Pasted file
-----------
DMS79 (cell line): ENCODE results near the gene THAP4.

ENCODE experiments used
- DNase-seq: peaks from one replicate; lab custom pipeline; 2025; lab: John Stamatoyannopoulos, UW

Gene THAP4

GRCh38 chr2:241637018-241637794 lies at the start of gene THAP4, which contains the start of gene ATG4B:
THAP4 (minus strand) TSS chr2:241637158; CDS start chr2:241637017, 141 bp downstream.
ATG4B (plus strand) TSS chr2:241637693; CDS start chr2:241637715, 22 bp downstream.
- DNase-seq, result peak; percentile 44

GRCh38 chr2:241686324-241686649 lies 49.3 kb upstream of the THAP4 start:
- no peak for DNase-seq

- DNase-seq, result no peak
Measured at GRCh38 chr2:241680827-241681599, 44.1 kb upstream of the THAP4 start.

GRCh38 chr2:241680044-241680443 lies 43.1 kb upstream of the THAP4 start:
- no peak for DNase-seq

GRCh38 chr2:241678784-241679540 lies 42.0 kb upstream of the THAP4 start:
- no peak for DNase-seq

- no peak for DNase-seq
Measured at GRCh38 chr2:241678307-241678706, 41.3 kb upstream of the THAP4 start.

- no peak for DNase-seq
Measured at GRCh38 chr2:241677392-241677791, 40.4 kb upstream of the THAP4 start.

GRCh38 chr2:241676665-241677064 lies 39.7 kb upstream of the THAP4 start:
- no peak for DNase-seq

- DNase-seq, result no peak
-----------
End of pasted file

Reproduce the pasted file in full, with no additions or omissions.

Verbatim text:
DMS79 (cell line): ENCODE results near the gene THAP4.

ENCODE experiments used
- DNase-seq: peaks from one replicate; lab custom pipeline; 2025; lab: John Stamatoyannopoulos, UW

Gene THAP4

GRCh38 chr2:241637018-241637794 lies at the start of gene THAP4, which contains the start of gene ATG4B:
THAP4 (minus strand) TSS chr2:241637158; CDS start chr2:241637017, 141 bp downstream.
ATG4B (plus strand) TSS chr2:241637693; CDS start chr2:241637715, 22 bp downstream.
- DNase-seq, result peak; percentile 44

GRCh38 chr2:241686324-241686649 lies 49.3 kb upstream of the THAP4 start:
- no peak for DNase-seq

- DNase-seq, result no peak
Measured at GRCh38 chr2:241680827-241681599, 44.1 kb upstream of the THAP4 start.

GRCh38 chr2:241680044-241680443 lies 43.1 kb upstream of the THAP4 start:
- no peak for DNase-seq

GRCh38 chr2:241678784-241679540 lies 42.0 kb upstream of the THAP4 start:
- no peak for DNase-seq

- no peak for DNase-seq
Measured at GRCh38 chr2:241678307-241678706, 41.3 kb upstream of the THAP4 start.

- no peak for DNase-seq
Measured at GRCh38 chr2:241677392-241677791, 40.4 kb upstream of the THAP4 start.

GRCh38 chr2:241676665-241677064 lies 39.7 kb upstream of the THAP4 start:
- no peak for DNase-seq

- DNase-seq, result no peak